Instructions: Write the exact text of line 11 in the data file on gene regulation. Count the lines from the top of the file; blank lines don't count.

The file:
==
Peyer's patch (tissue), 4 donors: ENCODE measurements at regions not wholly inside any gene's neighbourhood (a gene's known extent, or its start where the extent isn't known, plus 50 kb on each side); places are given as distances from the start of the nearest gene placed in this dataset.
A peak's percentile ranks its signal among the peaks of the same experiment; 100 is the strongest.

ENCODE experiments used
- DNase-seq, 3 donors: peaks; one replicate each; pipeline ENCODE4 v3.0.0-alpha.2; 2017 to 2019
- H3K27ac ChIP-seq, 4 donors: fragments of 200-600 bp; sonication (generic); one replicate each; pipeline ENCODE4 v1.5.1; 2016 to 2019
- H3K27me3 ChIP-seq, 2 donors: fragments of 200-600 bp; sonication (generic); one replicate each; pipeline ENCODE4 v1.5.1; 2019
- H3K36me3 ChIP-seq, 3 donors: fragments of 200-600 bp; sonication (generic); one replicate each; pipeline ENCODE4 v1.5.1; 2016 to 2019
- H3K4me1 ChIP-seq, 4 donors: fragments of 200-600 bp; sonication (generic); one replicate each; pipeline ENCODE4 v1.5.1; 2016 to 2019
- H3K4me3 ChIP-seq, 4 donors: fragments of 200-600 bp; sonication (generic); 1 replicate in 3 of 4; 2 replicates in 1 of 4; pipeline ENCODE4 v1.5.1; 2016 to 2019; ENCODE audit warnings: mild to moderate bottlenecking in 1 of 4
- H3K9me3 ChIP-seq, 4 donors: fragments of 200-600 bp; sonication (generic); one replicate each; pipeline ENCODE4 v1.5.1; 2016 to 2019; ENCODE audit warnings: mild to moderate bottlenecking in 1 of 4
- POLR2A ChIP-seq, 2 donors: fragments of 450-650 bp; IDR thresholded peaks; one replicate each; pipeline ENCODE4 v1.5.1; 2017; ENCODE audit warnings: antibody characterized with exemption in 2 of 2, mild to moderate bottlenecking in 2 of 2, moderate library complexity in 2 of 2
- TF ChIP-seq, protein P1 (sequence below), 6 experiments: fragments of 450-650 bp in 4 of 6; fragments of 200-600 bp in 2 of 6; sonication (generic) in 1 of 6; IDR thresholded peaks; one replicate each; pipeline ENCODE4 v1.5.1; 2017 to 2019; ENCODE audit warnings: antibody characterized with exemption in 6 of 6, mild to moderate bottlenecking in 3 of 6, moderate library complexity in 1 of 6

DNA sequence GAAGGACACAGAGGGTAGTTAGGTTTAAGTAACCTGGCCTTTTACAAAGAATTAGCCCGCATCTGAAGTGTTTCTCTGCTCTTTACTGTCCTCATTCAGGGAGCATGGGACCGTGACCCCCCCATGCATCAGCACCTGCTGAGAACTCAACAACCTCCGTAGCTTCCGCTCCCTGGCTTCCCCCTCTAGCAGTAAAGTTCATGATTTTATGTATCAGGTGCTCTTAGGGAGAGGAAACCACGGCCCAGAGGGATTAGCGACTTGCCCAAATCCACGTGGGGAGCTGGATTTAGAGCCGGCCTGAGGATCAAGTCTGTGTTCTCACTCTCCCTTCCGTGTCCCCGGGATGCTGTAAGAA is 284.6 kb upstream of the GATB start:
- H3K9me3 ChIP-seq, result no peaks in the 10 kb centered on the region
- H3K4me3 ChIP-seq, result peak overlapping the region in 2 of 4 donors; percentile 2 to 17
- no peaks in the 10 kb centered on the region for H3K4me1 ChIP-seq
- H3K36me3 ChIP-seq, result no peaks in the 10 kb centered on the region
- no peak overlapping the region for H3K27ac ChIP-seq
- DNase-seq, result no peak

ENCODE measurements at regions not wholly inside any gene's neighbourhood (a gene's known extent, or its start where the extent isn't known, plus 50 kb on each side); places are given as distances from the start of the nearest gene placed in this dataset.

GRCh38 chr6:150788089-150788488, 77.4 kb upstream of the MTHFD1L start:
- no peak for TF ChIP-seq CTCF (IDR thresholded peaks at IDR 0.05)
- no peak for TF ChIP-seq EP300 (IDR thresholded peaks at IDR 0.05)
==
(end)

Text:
- POLR2A ChIP-seq, 2 donors: fragments of 450-650 bp; IDR thresholded peaks; one replicate each; pipeline ENCODE4 v1.5.1; 2017; ENCODE audit warnings: antibody characterized with exemption in 2 of 2, mild to moderate bottlenecking in 2 of 2, moderate library complexity in 2 of 2